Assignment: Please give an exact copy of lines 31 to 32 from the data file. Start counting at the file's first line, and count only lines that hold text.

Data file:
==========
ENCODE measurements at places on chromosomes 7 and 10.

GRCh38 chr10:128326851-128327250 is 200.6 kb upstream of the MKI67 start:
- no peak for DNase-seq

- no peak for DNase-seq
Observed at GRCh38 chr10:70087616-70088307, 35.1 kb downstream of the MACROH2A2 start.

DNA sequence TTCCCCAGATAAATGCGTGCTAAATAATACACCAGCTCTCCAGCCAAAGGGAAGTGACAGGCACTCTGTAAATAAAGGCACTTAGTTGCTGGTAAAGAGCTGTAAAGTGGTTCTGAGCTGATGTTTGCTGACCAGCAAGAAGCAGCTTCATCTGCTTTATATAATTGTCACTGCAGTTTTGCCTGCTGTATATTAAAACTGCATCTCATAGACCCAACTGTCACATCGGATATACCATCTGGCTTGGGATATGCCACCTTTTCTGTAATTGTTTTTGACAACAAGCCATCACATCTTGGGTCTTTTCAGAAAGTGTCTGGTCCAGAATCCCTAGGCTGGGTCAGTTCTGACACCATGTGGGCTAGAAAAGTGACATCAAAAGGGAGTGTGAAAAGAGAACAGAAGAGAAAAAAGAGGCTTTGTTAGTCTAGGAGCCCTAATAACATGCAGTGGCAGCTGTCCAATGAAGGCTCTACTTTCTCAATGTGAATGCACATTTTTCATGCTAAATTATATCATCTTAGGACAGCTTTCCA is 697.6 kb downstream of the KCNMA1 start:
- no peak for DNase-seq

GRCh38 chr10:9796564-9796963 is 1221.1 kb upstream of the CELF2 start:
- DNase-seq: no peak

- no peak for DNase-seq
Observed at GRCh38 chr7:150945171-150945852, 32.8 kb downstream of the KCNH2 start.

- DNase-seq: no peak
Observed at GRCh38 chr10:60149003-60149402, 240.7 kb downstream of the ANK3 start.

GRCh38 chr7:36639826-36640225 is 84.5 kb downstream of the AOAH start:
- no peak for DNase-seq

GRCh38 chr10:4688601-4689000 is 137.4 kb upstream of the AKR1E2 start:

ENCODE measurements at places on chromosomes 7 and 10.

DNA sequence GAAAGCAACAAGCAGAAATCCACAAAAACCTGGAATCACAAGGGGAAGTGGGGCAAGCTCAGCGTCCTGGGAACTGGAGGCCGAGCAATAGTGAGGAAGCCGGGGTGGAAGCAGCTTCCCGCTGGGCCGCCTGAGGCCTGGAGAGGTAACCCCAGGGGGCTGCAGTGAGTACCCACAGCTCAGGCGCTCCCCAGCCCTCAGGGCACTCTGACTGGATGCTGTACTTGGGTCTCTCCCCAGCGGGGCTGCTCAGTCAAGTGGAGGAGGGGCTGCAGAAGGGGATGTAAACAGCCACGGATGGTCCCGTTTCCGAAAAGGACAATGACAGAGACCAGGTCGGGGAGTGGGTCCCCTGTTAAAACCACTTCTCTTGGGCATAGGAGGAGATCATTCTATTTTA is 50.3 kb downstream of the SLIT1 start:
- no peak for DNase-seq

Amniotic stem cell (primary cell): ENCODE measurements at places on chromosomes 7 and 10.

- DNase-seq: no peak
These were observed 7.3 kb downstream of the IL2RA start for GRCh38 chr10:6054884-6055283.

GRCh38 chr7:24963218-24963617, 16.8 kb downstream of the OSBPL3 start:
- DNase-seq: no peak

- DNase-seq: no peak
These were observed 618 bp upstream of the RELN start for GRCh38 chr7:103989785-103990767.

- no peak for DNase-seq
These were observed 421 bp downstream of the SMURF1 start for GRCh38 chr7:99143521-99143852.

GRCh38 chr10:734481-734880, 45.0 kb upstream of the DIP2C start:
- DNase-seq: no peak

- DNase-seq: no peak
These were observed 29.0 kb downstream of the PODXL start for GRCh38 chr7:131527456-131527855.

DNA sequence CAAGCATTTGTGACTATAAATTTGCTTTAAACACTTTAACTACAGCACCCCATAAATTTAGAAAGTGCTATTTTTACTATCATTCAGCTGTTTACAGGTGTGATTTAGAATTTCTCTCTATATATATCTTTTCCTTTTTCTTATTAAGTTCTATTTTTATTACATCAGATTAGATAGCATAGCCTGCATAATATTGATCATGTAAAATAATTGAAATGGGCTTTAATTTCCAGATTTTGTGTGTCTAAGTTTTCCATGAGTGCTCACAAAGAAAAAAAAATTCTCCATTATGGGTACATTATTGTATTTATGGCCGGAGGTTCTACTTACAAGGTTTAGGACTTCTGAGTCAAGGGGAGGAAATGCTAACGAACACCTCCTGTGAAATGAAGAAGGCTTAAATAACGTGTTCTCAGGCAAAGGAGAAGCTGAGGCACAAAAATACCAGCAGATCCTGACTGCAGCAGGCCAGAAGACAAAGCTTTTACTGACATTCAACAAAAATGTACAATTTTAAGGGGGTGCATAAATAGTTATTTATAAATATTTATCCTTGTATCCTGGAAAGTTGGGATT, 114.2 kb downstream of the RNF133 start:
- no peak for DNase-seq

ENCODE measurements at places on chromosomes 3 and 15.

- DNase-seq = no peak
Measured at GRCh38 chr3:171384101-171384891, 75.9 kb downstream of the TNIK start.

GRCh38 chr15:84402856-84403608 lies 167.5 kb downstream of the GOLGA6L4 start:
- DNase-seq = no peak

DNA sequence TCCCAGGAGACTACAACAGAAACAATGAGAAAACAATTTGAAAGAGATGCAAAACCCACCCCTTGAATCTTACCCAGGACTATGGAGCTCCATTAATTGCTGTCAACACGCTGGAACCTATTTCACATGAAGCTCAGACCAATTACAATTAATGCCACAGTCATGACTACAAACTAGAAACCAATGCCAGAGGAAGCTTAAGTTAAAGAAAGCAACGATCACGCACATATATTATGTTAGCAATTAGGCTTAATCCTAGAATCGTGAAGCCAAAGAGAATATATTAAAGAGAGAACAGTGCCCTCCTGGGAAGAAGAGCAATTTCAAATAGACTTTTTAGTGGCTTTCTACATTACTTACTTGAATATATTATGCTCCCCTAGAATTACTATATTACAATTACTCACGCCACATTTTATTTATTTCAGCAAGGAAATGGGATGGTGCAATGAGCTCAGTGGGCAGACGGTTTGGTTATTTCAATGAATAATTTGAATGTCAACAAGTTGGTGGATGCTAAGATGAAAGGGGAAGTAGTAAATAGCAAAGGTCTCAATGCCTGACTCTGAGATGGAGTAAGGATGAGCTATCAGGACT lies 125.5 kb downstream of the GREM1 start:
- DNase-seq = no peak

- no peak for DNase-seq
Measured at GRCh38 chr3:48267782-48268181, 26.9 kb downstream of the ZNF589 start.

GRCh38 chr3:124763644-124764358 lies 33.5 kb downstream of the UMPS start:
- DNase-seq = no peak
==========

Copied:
- DNase-seq: no peak
These were observed 29.0 kb downstream of the PODXL start for GRCh38 chr7:131527456-131527855.